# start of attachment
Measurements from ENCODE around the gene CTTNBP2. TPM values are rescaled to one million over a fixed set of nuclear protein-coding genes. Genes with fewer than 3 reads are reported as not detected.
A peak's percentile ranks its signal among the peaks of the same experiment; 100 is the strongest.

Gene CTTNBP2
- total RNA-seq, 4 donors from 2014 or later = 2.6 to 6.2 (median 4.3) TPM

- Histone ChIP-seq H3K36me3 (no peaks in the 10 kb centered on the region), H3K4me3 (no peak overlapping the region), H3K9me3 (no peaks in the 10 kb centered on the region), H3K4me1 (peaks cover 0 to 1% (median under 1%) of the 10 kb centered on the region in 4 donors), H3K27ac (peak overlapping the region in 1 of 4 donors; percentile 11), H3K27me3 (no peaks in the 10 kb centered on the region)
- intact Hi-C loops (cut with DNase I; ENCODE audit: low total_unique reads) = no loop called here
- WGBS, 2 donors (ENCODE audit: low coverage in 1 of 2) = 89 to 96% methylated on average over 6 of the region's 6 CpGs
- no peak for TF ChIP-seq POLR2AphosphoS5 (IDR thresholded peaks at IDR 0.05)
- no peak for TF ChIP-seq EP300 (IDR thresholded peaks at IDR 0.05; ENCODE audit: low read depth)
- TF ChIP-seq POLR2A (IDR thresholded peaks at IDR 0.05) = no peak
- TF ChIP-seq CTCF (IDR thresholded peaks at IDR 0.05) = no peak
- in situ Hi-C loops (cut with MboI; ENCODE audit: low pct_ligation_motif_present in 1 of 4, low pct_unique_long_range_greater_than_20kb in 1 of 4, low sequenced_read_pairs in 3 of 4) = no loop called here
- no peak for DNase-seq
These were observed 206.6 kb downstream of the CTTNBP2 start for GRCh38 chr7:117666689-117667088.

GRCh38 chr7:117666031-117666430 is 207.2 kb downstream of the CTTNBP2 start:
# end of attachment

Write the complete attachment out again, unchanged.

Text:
Measurements from ENCODE around the gene CTTNBP2. TPM values are rescaled to one million over a fixed set of nuclear protein-coding genes. Genes with fewer than 3 reads are reported as not detected.
A peak's percentile ranks its signal among the peaks of the same experiment; 100 is the strongest.

Gene CTTNBP2
- total RNA-seq, 4 donors from 2014 or later = 2.6 to 6.2 (median 4.3) TPM

- Histone ChIP-seq H3K36me3 (no peaks in the 10 kb centered on the region), H3K4me3 (no peak overlapping the region), H3K9me3 (no peaks in the 10 kb centered on the region), H3K4me1 (peaks cover 0 to 1% (median under 1%) of the 10 kb centered on the region in 4 donors), H3K27ac (peak overlapping the region in 1 of 4 donors; percentile 11), H3K27me3 (no peaks in the 10 kb centered on the region)
- intact Hi-C loops (cut with DNase I; ENCODE audit: low total_unique reads) = no loop called here
- WGBS, 2 donors (ENCODE audit: low coverage in 1 of 2) = 89 to 96% methylated on average over 6 of the region's 6 CpGs
- no peak for TF ChIP-seq POLR2AphosphoS5 (IDR thresholded peaks at IDR 0.05)
- no peak for TF ChIP-seq EP300 (IDR thresholded peaks at IDR 0.05; ENCODE audit: low read depth)
- TF ChIP-seq POLR2A (IDR thresholded peaks at IDR 0.05) = no peak
- TF ChIP-seq CTCF (IDR thresholded peaks at IDR 0.05) = no peak
- in situ Hi-C loops (cut with MboI; ENCODE audit: low pct_ligation_motif_present in 1 of 4, low pct_unique_long_range_greater_than_20kb in 1 of 4, low sequenced_read_pairs in 3 of 4) = no loop called here
- no peak for DNase-seq
These were observed 206.6 kb downstream of the CTTNBP2 start for GRCh38 chr7:117666689-117667088.

GRCh38 chr7:117666031-117666430 is 207.2 kb downstream of the CTTNBP2 start: